PeerTube V3 Installation

PeerTube V3 Installation

1. Intro

PeerTube is a free and open-source, decentralized, federated video platform powered by ActivityPub and WebTorrent, that uses peer-to-peer technology to reduce load on individual servers when viewing videos.
Official Website:

2. Background

PeerTube deployment with Docker is not that straightforward and convenient, so it is recommended to deploy it manually.
Environment: Ubuntu 20.04 LTS

3. Deployment

3.1 Dependencies

Install node.js and yarn

apt -y update
apt -y install build-essential gnupg curl unzip
curl -sL | bash -
apt -y install nodejs
npm i -g yarn

Install nginx/ffmpeg/postgresql/redis

apt -y install sudo git python-dev nginx ffmpeg postgresql postgresql-contrib redis-server

Enable auto-start of nginx/postgresql/redis

systemctl enable --now nginx postgresql redis-server

3.2 Set directory and database

Create a new user named “peertube”. Note that the user's home directory path is recommended to keep the same as below:

useradd -m -d /var/www/peertube -s /bin/bash peertube

Important: If you would like to change the user's home directory, there will be multiple places in the subsequent configuration that need to be modified. If you don't know how to change these configurations, it is recommended to keep the same as below.

Modify the password of this user

passwd peertube

Create a postgresql user and database

sudo -u postgres createuser -P peertube
sudo -u postgres createdb -O peertube -E UTF8 -T template0 peertube_prod

Note: After the first command is executed, you will be prompted to enter the password twice. If you get a report of directory permission problem, just ignore it.

3.3 Install PeerTube

Switch to the “peertube” user

su - peertube

Create the required directories, download and decompress the source code of peertube (check latest version yourself)

mkdir config storage versions && cd versions
ln -s /var/www/peertube/versions/peertube-v3.0.0 ../peertube-latest

Install PeerTube

cd ../peertube-latest
yarn install --production --pure-lockfile

3.4 Config PeerTube

Copy 2 configuration files

cp config/default.yaml /var/www/peertube/config/default.yaml
cp config/production.yaml.example /var/www/peertube/config/production.yaml

Edit production.yaml

nano /var/www/peertube/config/production.yaml

There are lots of configurations that can be set. I will only explain the configurations that MUST be set. Other configurations can be set on the web interface:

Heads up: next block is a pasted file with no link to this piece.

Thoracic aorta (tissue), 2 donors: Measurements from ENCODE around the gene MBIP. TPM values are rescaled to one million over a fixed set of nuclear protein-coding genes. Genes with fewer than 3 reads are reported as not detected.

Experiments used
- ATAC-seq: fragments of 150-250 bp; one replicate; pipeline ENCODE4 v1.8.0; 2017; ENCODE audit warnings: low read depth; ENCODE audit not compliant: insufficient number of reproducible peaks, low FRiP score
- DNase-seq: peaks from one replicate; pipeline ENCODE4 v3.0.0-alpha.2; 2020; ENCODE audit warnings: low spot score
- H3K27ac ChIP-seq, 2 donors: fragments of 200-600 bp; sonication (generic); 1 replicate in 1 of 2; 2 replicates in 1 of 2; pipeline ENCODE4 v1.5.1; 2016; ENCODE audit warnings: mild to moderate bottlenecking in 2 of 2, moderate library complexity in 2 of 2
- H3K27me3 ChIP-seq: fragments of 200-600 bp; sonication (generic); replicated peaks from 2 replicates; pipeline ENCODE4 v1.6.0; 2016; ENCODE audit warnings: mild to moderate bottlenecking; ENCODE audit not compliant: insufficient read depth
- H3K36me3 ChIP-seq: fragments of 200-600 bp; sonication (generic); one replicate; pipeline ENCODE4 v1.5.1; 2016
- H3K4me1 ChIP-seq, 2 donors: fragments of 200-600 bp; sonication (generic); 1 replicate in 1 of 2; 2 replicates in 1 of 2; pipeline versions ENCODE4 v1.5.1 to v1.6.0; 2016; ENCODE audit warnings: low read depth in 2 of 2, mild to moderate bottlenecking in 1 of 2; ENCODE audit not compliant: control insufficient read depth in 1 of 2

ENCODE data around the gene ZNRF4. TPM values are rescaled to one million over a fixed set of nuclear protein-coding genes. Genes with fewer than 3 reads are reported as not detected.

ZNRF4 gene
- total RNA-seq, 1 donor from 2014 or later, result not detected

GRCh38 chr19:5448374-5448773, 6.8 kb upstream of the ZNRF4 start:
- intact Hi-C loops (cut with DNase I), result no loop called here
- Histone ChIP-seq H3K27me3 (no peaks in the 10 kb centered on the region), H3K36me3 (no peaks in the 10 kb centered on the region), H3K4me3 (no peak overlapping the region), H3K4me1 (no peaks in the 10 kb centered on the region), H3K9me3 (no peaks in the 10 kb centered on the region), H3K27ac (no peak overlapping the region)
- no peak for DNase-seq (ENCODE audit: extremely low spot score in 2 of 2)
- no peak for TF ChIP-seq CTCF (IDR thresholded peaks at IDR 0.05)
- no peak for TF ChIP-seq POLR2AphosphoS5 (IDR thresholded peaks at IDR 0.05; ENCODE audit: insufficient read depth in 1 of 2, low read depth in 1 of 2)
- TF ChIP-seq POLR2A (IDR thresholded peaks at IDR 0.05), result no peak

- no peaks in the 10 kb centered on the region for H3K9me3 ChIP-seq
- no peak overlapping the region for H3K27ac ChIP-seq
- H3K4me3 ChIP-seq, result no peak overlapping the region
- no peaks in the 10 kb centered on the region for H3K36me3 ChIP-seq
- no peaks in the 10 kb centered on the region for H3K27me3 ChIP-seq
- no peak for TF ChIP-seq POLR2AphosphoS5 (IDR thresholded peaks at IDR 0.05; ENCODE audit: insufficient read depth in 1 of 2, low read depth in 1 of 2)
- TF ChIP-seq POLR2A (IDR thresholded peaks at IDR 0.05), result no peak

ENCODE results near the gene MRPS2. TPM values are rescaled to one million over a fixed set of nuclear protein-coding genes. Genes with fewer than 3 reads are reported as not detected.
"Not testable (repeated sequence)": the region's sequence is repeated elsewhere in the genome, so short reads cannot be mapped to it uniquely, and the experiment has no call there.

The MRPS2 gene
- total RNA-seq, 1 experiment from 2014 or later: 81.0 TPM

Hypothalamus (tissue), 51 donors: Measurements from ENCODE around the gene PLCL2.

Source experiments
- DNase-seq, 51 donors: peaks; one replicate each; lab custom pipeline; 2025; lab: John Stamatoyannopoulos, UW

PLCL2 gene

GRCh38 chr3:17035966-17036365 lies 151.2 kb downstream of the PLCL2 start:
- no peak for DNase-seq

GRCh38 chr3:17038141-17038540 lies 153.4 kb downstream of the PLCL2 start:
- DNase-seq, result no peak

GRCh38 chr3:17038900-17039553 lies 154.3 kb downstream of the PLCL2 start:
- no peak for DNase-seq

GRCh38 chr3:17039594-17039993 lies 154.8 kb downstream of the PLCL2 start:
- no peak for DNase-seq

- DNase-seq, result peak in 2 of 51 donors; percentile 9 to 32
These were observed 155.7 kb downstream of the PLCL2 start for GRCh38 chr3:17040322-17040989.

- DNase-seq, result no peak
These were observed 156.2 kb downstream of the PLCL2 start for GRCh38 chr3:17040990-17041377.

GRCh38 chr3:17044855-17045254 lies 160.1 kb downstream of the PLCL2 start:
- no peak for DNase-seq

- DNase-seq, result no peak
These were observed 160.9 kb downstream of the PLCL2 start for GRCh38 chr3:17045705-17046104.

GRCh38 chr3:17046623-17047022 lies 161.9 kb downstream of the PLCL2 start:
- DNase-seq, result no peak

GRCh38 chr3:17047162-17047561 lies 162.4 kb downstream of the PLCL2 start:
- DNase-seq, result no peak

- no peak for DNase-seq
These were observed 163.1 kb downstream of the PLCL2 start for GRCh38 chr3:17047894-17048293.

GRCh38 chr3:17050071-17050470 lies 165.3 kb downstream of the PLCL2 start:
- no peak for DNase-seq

https: true
  hostname: '' # your domain
  port: 443

  hostname: 'localhost'
  port: 5432
  ssl: false
  suffix: '_prod'
  username: 'peertube'
  password: 'password' # your postgresql password
    max: 5

  email: '[email protected]' # your email

Switch back to root user

su - root

Copy a configuration file for kernel tuning

cp /var/www/peertube/peertube-latest/support/sysctl.d/30-peertube-tcp.conf /etc/sysctl.d/

Apply the settings in the configuration file

sysctl -p /etc/sysctl.d/30-peertube-tcp.conf

3.5 Config Nginx

Copy a Nginx configuration file

cp /var/www/peertube/peertube-latest/support/nginx/peertube /etc/nginx/conf.d/peertube.conf

Edit peertube.conf

nano /etc/nginx/conf.d/peertube.conf

Since there is too much content in this configuration file, here I only point out the places to be set. First, the domain name here

server {
  listen 80;
  listen [::]:80;
  server_name; # your domain

Then delete this configuration

  location /.well-known/acme-challenge/ {
    default_type "text/plain";
    root /var/www/certbot;

Then the upstream address and port here are changed to the following

upstream backend {

Change the domain name here also:

server {
  listen 443 ssl http2;
  listen [::]:443 ssl http2;
  server_name; # your domain

Finally delete this large section of configuration

  ssl_certificate     /etc/letsencrypt/live/${WEBSERVER_HOST}/fullchain.pem;
  ssl_certificate_key /etc/letsencrypt/live/${WEBSERVER_HOST}/privkey.pem;

  location ^~ '/.well-known/acme-challenge' {
    default_type "text/plain";
    root /var/www/certbot;

  ssl_protocols             TLSv1.2 TLSv1.3;
  ssl_prefer_server_ciphers on;
  ssl_ciphers               ECDHE-ECDSA-AES256-GCM-SHA384:ECDHE-RSA-AES256-GCM-SHA384:ECDHE-ECDSA-CHACHA20-POLY1305:ECDHE-RSA-CHACHA20-POLY1305:ECDHE-ECDSA-AES128-GCM-SHA256:ECDHE-RSA-AES128-GCM-SHA256:ECDHE-ECDSA-AES256-SHA384:ECDHE-RSA-AES256-SHA384:ECDHE-ECDSA-AES128-SHA256:ECDHE-RSA-AES128-SHA256; # add ECDHE-RSA-AES256-SHA if you want compatibility with Android 4
  ssl_session_timeout       1d; # defaults to 5m
  ssl_session_cache         shared:SSL:10m; # estimated to 40k sessions
  ssl_session_tickets       off;
  ssl_stapling              on;
  ssl_stapling_verify       on;

Test whether the configuration of nginx is OK

nginx -t

If everything goes well, use certbot to issue ssl certificate

certbot --nginx

3.6 Run PeerTube

Copy a systemd configuration file

cp /var/www/peertube/peertube-latest/support/systemd/peertube.service /etc/systemd/system/

Start and set peertube to start automatically

systemctl enable --now peertube

Check the running status to make sure it is Active

systemctl status peertube

Since PeerTube’s default administrator password is stored in the log, if you don’t want to read the log, you can directly reset it with the following command (admin user name is “root”)

su - peertube
cd peertube-latest && NODE_CONFIG_DIR=/var/www/peertube/config NODE_ENV=production npm run reset-password -- -u root

4. More Info

PeerTube Documentation:

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